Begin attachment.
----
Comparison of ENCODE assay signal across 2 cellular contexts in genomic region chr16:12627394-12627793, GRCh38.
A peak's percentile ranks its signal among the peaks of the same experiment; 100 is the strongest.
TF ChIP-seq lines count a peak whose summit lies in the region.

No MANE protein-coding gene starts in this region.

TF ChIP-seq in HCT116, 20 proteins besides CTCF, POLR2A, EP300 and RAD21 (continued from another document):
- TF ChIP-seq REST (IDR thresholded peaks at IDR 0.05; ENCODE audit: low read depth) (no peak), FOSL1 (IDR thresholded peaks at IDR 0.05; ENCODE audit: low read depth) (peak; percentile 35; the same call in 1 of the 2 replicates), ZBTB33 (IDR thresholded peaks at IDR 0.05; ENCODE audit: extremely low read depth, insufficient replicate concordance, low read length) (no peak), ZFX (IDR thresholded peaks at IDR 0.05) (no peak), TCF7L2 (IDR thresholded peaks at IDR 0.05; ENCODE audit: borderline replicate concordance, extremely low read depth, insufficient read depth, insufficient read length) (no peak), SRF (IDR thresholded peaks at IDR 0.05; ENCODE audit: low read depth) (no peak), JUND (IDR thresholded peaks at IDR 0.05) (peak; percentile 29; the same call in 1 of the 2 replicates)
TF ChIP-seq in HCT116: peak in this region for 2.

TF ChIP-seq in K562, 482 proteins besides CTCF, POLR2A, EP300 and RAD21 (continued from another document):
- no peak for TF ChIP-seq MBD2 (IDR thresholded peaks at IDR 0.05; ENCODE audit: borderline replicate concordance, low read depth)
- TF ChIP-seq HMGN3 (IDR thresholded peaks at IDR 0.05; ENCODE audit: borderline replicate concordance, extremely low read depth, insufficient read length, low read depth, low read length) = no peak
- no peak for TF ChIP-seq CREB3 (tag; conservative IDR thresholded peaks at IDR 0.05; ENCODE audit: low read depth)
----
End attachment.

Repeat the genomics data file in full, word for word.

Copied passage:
Comparison of ENCODE assay signal across 2 cellular contexts in genomic region chr16:12627394-12627793, GRCh38.
A peak's percentile ranks its signal among the peaks of the same experiment; 100 is the strongest.
TF ChIP-seq lines count a peak whose summit lies in the region.

No MANE protein-coding gene starts in this region.

TF ChIP-seq in HCT116, 20 proteins besides CTCF, POLR2A, EP300 and RAD21 (continued from another document):
- TF ChIP-seq REST (IDR thresholded peaks at IDR 0.05; ENCODE audit: low read depth) (no peak), FOSL1 (IDR thresholded peaks at IDR 0.05; ENCODE audit: low read depth) (peak; percentile 35; the same call in 1 of the 2 replicates), ZBTB33 (IDR thresholded peaks at IDR 0.05; ENCODE audit: extremely low read depth, insufficient replicate concordance, low read length) (no peak), ZFX (IDR thresholded peaks at IDR 0.05) (no peak), TCF7L2 (IDR thresholded peaks at IDR 0.05; ENCODE audit: borderline replicate concordance, extremely low read depth, insufficient read depth, insufficient read length) (no peak), SRF (IDR thresholded peaks at IDR 0.05; ENCODE audit: low read depth) (no peak), JUND (IDR thresholded peaks at IDR 0.05) (peak; percentile 29; the same call in 1 of the 2 replicates)
TF ChIP-seq in HCT116: peak in this region for 2.

TF ChIP-seq in K562, 482 proteins besides CTCF, POLR2A, EP300 and RAD21 (continued from another document):
- no peak for TF ChIP-seq MBD2 (IDR thresholded peaks at IDR 0.05; ENCODE audit: borderline replicate concordance, low read depth)
- TF ChIP-seq HMGN3 (IDR thresholded peaks at IDR 0.05; ENCODE audit: borderline replicate concordance, extremely low read depth, insufficient read length, low read depth, low read length) = no peak
- no peak for TF ChIP-seq CREB3 (tag; conservative IDR thresholded peaks at IDR 0.05; ENCODE audit: low read depth)